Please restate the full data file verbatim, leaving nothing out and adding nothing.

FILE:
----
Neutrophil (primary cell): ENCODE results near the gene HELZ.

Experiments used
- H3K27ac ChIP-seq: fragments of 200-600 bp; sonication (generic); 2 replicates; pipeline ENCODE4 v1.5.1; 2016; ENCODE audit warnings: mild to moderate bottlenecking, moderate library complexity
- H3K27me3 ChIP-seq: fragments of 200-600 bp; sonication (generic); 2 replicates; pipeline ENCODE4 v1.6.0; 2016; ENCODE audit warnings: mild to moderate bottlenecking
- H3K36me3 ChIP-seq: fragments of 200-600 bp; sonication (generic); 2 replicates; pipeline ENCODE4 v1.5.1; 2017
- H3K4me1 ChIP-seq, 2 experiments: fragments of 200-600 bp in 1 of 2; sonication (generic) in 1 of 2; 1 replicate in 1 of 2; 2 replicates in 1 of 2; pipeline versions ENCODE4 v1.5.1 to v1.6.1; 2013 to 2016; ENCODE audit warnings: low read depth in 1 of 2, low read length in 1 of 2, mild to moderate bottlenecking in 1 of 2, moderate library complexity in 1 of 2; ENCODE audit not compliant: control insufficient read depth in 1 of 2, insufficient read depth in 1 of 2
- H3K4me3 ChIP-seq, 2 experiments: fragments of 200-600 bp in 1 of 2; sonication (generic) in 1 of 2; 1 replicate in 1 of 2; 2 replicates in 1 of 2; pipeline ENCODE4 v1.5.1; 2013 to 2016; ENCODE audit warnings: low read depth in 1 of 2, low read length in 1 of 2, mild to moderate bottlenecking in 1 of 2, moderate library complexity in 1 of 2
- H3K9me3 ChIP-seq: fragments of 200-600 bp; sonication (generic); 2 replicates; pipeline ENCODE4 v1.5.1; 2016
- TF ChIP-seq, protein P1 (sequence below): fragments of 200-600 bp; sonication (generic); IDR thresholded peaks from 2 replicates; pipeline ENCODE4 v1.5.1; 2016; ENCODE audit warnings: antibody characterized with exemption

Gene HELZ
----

Neutrophil (primary cell): ENCODE results near the gene HELZ.

Experiments used
- H3K27ac ChIP-seq: fragments of 200-600 bp; sonication (generic); 2 replicates; pipeline ENCODE4 v1.5.1; 2016; ENCODE audit warnings: mild to moderate bottlenecking, moderate library complexity
- H3K27me3 ChIP-seq: fragments of 200-600 bp; sonication (generic); 2 replicates; pipeline ENCODE4 v1.6.0; 2016; ENCODE audit warnings: mild to moderate bottlenecking
- H3K36me3 ChIP-seq: fragments of 200-600 bp; sonication (generic); 2 replicates; pipeline ENCODE4 v1.5.1; 2017
- H3K4me1 ChIP-seq, 2 experiments: fragments of 200-600 bp in 1 of 2; sonication (generic) in 1 of 2; 1 replicate in 1 of 2; 2 replicates in 1 of 2; pipeline versions ENCODE4 v1.5.1 to v1.6.1; 2013 to 2016; ENCODE audit warnings: low read depth in 1 of 2, low read length in 1 of 2, mild to moderate bottlenecking in 1 of 2, moderate library complexity in 1 of 2; ENCODE audit not compliant: control insufficient read depth in 1 of 2, insufficient read depth in 1 of 2
- H3K4me3 ChIP-seq, 2 experiments: fragments of 200-600 bp in 1 of 2; sonication (generic) in 1 of 2; 1 replicate in 1 of 2; 2 replicates in 1 of 2; pipeline ENCODE4 v1.5.1; 2013 to 2016; ENCODE audit warnings: low read depth in 1 of 2, low read length in 1 of 2, mild to moderate bottlenecking in 1 of 2, moderate library complexity in 1 of 2
- H3K9me3 ChIP-seq: fragments of 200-600 bp; sonication (generic); 2 replicates; pipeline ENCODE4 v1.5.1; 2016
- TF ChIP-seq, protein P1 (sequence below): fragments of 200-600 bp; sonication (generic); IDR thresholded peaks from 2 replicates; pipeline ENCODE4 v1.5.1; 2016; ENCODE audit warnings: antibody characterized with exemption

Gene HELZ